(1929–2008), novelist and short story writer.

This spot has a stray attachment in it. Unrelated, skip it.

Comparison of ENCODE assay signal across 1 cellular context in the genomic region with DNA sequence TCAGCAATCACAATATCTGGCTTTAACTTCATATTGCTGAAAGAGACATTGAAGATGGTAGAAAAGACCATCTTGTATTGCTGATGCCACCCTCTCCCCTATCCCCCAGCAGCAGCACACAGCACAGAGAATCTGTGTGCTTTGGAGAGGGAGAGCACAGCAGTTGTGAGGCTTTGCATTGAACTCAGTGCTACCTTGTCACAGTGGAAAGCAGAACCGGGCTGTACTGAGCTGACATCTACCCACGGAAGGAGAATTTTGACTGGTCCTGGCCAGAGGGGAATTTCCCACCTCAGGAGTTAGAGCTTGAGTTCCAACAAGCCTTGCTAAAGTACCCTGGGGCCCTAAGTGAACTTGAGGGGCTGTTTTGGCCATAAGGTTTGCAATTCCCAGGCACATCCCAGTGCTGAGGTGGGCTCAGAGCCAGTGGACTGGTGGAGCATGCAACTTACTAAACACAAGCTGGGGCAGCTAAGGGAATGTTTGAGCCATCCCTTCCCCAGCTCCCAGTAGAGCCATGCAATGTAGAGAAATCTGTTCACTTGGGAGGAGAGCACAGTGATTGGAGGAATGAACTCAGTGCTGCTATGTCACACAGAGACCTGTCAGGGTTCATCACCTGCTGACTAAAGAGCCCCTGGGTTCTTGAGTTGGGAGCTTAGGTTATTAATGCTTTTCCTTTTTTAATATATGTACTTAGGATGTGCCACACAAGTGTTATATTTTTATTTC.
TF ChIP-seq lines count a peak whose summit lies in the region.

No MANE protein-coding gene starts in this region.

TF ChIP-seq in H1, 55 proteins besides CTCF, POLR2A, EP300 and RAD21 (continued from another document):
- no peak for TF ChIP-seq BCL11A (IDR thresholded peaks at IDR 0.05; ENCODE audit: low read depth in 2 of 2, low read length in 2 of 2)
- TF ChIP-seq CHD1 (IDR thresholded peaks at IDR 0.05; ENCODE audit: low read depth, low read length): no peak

Junius Edwards's presentation of the soldier in his novel If We Must Die (1961) and short stories “Liars Don’tQualify” (1961) and “Duel with the Clock” (1967) is a part of an African American continuum from Frank Yerby and John O. Killens to George Davis and John A. Williams. Like these writers, Edwards's works depict the impact of racial, psychological, and personal problems on the African American soldier. In “Duel with the Clock” a soldier seeks escape from army duty through drugs. In “Liars Don’t” Qualify” Edwards confronts the hypocrisy of the town that denies returning soldiers the same freedoms they had fought to preserve. This story is also the foundation for If We Must Die, a novel of multifaceted irony. Its simplicity of language and character does not belie the dehumanization of African Americans; the entrenched dominance of the southern white power structure during the 1950s; and the violence that affects the life of any African American perceived as a threat to this structure. The self-esteem of the main character, a returning Korean War veteran, is contrasted with the white voter registrar, who refuses to allow the veteran to register on the grounds that he lied about being a member of the Army Reserve. The veteran is later beaten and threatened with castration. Because Edwards was born in Alexandria, Louisiana, and in his twenties during the Korean War, his novel may have resulted from observation or experience. He studied in Chicago and at the University of Oslo and won the Writer's Digest Short Story Contest (1958) and a Eugene Saxton Fellowship (1959). He continues to publish in such anthologies as Calling the Wind (1993), which Clarence Major edited.